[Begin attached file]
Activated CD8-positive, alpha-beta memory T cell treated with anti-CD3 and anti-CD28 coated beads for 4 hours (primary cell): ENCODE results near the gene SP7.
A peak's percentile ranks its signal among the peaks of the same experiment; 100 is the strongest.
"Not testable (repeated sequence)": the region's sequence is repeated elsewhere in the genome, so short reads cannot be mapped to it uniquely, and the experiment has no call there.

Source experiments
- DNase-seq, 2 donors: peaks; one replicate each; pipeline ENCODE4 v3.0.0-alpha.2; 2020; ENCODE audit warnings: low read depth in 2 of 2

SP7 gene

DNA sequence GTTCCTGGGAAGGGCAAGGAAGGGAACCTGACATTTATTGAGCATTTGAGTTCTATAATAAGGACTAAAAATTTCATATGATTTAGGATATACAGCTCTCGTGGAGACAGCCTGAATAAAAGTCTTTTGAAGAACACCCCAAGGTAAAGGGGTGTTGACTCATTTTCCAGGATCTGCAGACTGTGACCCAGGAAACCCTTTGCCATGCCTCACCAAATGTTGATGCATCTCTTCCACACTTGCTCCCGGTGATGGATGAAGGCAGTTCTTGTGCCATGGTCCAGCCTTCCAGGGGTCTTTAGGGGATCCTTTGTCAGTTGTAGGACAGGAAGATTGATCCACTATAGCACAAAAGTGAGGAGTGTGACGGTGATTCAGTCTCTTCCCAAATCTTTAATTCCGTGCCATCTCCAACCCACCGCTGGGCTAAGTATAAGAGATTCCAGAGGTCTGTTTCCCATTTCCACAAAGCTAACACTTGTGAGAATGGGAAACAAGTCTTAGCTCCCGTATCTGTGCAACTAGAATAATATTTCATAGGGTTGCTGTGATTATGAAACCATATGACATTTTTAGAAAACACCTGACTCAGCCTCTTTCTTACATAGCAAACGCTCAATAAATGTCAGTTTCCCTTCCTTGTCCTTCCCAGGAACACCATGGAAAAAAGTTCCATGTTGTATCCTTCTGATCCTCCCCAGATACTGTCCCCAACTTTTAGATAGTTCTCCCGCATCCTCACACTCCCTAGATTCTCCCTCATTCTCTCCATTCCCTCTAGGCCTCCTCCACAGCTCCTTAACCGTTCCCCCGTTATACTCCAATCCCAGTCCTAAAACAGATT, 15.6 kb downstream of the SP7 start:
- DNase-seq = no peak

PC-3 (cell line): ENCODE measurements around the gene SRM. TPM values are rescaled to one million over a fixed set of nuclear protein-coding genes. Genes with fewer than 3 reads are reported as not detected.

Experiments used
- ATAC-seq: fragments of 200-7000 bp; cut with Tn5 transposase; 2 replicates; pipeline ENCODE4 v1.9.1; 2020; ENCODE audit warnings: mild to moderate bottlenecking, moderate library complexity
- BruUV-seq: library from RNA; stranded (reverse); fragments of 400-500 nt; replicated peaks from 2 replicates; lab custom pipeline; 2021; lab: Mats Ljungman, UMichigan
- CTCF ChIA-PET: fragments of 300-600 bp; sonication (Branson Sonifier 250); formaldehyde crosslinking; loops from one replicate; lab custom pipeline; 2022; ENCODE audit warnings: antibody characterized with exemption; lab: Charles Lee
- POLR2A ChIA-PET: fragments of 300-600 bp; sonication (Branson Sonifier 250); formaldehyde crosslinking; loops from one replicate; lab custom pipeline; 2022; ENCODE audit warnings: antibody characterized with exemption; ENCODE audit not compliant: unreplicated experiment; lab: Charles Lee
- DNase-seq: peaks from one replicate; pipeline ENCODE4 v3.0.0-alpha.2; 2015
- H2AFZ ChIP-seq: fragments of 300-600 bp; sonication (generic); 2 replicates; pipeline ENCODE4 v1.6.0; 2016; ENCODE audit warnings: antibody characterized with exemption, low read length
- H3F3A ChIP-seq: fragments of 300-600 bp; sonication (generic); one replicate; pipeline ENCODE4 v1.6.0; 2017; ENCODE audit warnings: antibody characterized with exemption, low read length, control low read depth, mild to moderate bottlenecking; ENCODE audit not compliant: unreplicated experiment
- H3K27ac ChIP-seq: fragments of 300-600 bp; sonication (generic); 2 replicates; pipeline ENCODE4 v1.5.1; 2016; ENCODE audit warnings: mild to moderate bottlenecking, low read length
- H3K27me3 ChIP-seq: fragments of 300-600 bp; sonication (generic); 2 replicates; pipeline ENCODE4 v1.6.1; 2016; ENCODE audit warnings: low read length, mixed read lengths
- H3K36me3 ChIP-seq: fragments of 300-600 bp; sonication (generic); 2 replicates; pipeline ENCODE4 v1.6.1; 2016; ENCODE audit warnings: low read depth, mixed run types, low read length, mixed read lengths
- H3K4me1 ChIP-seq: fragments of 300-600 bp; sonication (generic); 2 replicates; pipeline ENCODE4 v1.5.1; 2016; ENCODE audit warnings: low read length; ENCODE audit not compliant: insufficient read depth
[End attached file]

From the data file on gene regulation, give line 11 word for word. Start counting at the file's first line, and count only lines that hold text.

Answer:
- ATAC-seq: fragments of 200-7000 bp; cut with Tn5 transposase; 2 replicates; pipeline ENCODE4 v1.9.1; 2020; ENCODE audit warnings: mild to moderate bottlenecking, moderate library complexity